A pre-fab, portable solar power solution; peak energy load predicting software; and inverter/charger grid balancing technology for network operators. These are just three of a range of home-grown, new clean technologies to make the shortlist for this year’s Australian Technologies Competition (ATC), announced on Monday.
The ATC15, now in its fifth year, aims to help mentor and develop Australia’s best start-up companies that are focused on improving industry efficiency, resource use and competitiveness – and to help them commercialise their technology.
As predicted, this year’s semi-finalists – 30 of them, selected from 128 entries – reflect an increasing focus on grid- and home-based energy management systems, as well as data analysis, to help networks to manage the growing amount of renewable energy being added to Australian rooftops and to the National Electricity Market.
One such example is Metro Power’s E2M product – a smart grid analytics platform for large grid network operators that predicts future rolling peak electricity loads across a grid, 96 hours ahead of time.
According to the ATC, this year’s 128 entries have already jointly spent $225 million on developing their technologies and have 440 employees.
As well as financial backing, the contest’s winners gain access to highly subsidised design software through the Autodesk Clean Tech Partner Program, as well as mentorship.
Winning entrants from past years have included the lighting and energy efficiency technology from BluGlass Limited, and solar and wind technology from Raygen Resources. These two Australian companies, along with two others, also went on to be named in the Global Cleantech Cluster Association (GCCA) 2014 Later Stage Awards Global Top 30.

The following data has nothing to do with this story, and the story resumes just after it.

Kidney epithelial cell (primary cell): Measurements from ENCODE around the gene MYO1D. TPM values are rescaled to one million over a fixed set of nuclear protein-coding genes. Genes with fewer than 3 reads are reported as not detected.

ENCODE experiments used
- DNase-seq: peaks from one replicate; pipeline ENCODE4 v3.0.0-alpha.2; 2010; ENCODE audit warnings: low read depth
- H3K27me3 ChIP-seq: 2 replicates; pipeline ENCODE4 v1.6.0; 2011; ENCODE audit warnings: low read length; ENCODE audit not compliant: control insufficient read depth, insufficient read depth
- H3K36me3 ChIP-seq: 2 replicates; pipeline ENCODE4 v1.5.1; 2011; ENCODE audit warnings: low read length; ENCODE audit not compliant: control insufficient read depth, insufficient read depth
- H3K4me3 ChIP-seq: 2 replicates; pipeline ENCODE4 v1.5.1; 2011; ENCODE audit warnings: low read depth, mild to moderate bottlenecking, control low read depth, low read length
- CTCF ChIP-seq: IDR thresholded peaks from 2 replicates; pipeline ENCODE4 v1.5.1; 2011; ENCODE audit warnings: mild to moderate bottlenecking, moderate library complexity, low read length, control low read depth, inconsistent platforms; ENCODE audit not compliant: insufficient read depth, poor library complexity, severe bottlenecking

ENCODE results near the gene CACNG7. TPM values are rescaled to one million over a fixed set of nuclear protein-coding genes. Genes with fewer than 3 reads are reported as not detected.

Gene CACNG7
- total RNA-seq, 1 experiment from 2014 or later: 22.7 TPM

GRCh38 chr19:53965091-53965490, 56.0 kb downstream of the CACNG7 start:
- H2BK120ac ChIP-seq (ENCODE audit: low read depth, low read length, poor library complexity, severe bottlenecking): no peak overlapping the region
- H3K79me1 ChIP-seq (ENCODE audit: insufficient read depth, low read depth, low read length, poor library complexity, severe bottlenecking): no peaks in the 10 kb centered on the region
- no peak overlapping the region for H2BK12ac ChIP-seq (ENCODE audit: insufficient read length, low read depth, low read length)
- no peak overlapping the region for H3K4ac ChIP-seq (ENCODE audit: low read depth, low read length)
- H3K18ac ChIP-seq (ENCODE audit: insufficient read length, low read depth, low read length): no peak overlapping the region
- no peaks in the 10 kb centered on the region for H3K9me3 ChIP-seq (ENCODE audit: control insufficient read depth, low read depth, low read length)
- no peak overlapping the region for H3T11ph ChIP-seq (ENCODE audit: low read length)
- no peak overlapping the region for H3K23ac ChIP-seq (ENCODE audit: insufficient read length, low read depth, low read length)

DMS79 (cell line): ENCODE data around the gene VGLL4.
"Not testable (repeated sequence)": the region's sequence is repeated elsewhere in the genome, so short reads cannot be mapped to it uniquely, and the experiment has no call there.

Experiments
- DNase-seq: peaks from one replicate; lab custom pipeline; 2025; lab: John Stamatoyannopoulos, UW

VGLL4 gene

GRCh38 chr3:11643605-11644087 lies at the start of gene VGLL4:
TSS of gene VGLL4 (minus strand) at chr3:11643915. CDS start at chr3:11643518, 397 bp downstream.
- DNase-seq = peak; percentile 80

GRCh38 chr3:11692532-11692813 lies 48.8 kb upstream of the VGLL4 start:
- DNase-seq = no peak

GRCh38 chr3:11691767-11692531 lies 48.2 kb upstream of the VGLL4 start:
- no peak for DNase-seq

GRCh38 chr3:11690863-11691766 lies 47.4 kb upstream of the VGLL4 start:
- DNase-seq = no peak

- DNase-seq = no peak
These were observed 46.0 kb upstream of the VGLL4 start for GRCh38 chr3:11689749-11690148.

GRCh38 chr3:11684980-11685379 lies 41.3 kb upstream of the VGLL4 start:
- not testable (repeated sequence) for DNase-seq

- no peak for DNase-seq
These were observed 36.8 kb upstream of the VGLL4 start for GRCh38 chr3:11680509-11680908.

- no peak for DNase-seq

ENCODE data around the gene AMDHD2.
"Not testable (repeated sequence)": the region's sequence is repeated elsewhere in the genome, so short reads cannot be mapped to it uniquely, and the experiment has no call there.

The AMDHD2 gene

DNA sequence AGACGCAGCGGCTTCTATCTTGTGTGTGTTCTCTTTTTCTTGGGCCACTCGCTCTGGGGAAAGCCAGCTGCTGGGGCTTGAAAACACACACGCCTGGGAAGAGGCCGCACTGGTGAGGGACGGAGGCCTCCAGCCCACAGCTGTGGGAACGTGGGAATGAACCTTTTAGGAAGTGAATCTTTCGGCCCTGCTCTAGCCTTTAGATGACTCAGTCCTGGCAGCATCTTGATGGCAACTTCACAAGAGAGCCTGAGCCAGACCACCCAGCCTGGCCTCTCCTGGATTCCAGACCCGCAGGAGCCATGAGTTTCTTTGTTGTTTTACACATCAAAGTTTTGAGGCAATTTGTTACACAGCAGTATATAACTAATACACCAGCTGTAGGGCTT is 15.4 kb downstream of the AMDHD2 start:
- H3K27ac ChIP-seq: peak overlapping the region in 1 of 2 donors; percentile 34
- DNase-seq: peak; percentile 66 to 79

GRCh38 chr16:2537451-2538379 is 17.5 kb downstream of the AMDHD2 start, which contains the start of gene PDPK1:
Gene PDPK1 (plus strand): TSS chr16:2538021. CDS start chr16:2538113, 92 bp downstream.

This year’s Semi Finalists includes NSW-based 5B Australia, for its prefabricated, portable, modular solar PV power system for use where energy needs are changeable, short-term or over multiple sites; Queensland’s Renewable Energy Solutions Australia (RESA) for its VoltLogic inverter/charger technology that can be used for power factor correction and phase balancing in grid networks, where renewables capacity is being added; and a retrofittable hybrid heating, ventilating, and air conditioning unit that delivers an average a 30-40 per cent energy reduction on costs compared to conventional HVAC units, from Victorian company Independent Products.
There is also “CloudCAM”, by NSW company Fulcrum3D – an advanced, ground-based sky imaging system that identifies, categorizes, tracks
and predictscloud movement and shadow for solar power stations; and a product that reduces network, customer and generation peaks to
provide energy optimisation and demand management, by Victoria-based company, GreenSync.
“The quality of entries has again taken a step up”, said competition organiser John O’Brien in a statement on Monday.
“We are thrilled to see so many amazing companies with their eyes firmly set on global markets. We receive incredible feedback on the value of this program and it is always a privilege to work with so many talented entrepreneurs.”
O’Brien, who earlier this year outlined 14 “wild predictions” for Australian cleantech in 2015, said Australia had some world leading technology companies that needed support to be able to reach their full potential. Without this support, he said, these companies may fail or relocate their activities to more supportive jurisdictions.
“A government that sets itself against encouraging companies that develop these efficiency solutions is confining the country to be an importer only,” he said.